Meanwhile Kenau, now in her forties and, according to one contemporary, "an extremely manly woman", was not about to sit by and let the heretics destroy her city. She rallied some 300 able bodied women - those with children that could be left at home and who were not pregnant, nursing, infirm or too aged to be of much use - and marched to the city walls with pike and sword in hand. From the moment she and her "batallion of Amazons", as historian Vicki Leon refers to them, set right to work. They shored up breaches in the walls, carried earth to build new ramparts, nursed the wounded and sick, carried water both for drinking and to swab the city's cannon, and cheered on those who seemed to falter in their resolve. All in all, their tireless efforts proved very worth while to their city and their cause.

To some degree, all that sweat and struggle was for naught. The city surrendered to the Spanish of July 13, 1573. While it appears that no women were put to death, perhaps in part because of a general ransom paid by the city to Frederick, the entire city garrison and 40 of Haarlem's burghers were executed. According to Robin Cross and Rosalind Miles in their book Warrior Women, there were so many men to kill that the executions took more than a week to complete. When the Spanish executioners grew too weary to lift their swords, they tied their victims back to back and threw them into the Spaame river to drown.

Kenau, whose nephew was briefly held by the Spanish but later released, continued her shipbuilding business. She traveled a good bit after the fall of Haarlem, which is documented by sales receipts for things she bought and sold. Was this a purposeful way of avoiding punishment for her defiance during the siege? No historian I can find has said so, but one has to wonder.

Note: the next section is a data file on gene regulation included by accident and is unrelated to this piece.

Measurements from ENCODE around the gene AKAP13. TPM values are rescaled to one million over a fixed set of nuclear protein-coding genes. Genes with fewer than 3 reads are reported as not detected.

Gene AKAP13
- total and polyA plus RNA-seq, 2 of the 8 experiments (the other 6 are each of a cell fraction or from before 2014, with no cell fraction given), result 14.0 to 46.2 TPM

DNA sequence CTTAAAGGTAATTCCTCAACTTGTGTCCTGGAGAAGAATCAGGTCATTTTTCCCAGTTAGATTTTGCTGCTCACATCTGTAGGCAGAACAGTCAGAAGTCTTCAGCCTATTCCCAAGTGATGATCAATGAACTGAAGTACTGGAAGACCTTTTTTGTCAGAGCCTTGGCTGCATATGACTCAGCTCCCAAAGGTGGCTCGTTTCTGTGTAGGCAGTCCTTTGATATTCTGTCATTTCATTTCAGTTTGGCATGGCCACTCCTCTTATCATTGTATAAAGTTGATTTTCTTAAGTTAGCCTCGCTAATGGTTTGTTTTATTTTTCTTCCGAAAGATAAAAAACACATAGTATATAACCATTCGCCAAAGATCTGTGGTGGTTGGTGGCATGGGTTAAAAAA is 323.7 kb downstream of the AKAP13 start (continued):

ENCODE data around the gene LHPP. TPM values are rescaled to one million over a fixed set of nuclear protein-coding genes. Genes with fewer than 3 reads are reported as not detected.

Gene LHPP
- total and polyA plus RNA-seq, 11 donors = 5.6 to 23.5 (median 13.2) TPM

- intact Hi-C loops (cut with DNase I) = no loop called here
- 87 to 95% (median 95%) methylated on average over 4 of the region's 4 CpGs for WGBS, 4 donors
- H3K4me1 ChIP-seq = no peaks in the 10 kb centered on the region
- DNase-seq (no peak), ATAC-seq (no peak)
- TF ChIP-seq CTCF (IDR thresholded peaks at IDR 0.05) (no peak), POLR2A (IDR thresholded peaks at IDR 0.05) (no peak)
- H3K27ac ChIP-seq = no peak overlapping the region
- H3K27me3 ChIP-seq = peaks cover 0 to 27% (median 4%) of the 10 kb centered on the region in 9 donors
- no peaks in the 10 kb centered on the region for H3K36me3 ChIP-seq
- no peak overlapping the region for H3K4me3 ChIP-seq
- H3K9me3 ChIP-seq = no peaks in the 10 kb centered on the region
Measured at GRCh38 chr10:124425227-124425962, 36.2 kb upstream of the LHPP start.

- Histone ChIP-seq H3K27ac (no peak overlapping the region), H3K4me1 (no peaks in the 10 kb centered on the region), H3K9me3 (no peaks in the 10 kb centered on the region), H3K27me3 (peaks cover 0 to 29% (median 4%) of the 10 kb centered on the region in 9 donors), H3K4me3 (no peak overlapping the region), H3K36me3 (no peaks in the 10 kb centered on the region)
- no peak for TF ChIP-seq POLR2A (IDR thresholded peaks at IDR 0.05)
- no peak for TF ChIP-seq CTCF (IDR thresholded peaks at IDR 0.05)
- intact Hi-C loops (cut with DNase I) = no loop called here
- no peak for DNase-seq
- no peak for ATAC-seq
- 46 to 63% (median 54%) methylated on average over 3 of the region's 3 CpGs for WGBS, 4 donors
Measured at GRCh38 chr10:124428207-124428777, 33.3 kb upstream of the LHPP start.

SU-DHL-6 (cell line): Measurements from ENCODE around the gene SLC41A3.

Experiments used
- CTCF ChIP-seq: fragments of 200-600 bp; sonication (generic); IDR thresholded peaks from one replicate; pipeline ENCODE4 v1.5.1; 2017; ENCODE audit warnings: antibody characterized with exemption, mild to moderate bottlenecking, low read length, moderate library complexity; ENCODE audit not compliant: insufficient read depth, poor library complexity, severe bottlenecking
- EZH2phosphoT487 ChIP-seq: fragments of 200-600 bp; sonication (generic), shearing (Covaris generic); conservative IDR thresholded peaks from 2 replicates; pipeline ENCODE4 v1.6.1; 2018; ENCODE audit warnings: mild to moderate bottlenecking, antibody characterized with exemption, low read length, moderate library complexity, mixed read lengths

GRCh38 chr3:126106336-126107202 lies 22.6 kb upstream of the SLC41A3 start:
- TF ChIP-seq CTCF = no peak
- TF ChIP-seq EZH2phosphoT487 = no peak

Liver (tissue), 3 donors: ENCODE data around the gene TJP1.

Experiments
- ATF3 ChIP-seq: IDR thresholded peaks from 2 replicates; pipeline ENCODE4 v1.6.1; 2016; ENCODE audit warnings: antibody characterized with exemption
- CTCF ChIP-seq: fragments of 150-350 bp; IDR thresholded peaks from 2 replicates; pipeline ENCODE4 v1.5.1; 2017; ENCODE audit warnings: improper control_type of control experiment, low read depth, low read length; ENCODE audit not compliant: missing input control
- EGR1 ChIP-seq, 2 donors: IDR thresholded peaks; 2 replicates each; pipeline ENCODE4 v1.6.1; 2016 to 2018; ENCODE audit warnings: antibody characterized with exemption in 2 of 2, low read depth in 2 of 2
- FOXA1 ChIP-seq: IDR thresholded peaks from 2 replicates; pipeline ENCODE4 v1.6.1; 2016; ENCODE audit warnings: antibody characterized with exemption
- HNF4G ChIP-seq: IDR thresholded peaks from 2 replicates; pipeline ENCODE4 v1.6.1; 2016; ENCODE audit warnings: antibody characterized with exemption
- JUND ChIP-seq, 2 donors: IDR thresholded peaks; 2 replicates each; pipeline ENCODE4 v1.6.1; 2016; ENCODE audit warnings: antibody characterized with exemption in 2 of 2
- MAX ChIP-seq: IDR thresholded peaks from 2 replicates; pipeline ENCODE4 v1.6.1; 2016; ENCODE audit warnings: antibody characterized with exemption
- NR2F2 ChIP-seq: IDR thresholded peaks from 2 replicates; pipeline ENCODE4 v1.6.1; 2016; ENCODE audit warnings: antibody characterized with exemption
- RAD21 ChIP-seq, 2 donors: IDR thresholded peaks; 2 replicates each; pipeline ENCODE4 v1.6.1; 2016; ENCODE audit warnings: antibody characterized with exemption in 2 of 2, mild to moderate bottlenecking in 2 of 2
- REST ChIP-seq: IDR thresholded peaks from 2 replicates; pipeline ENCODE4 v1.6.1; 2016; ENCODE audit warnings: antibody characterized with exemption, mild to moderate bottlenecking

Some time after 1585, Kenau bought a ship and apparently departed upon it bound for Norway. The ship was carrying wood, and possibly some of that precious and contraband logwood, but was lost at sea. When the ship returned to Haarlem under the command and ownership of a captain named Lieven Hansz, Kenau's no doubt savvy daughters cried foul. They took Hansz to court as a possible thief and murderer. Hansz claimed he bought the ship at the port of Flensburg where the port official was selling deserted ships. Hansz's theory, which the court seemed to buy, was that Kenau must have been attacked by pirates and murdered with her crew.

Regardless of the actual circumstances of Kenau Hasselaar's death, she remained a national hero for centuries. She was celebrated at each centennial of the siege of Haarlem in etchings, paintings and song. Ships were named after her, statues erected and her given name, Kenau, became part of the Dutch language; its meaning denoted a feisty, unconquerable woman.

And then along came Dr. C. Ekama who, in 1872, disputed not only Kenau's role during the siege but that of any other woman. His argument centered around the lack of documentation of women dying in battle or, in particular, being executed with the burghers. There is very little to his theory aside from this and, it must be said, his obvious 19th century take on the place and capability of women in general.

Kenau's actual contributions during the siege may never truly be known, but the rewriting of her history is an old and sad story. Our recent ancestors, at least in the West, decided that we should not know the whole truth about our distant past. But we are digging up those truths one at time, and the story of Kenau Hasselaar, that extremely manly woman, and her bravery is worth knowing.

Header: An etching of Kenau Haselaar by an anonymous artist from the 17th century via Wikimedia

Tuesday, February 19, 2013

People: The Antarctic Hero

James Clark Ross joined the Royal Navy in 1812 and remained a sailor for the bulk of his life. Like many lifetime navy men, Ross was born to it. His uncle, Sir John Ross, would become one of the foremost explorers of the Arctic in his day. He took his young nephew off to search for the Northwest passage - a popular but often deadly pastime for British seamen - in 1818 when young James was 18.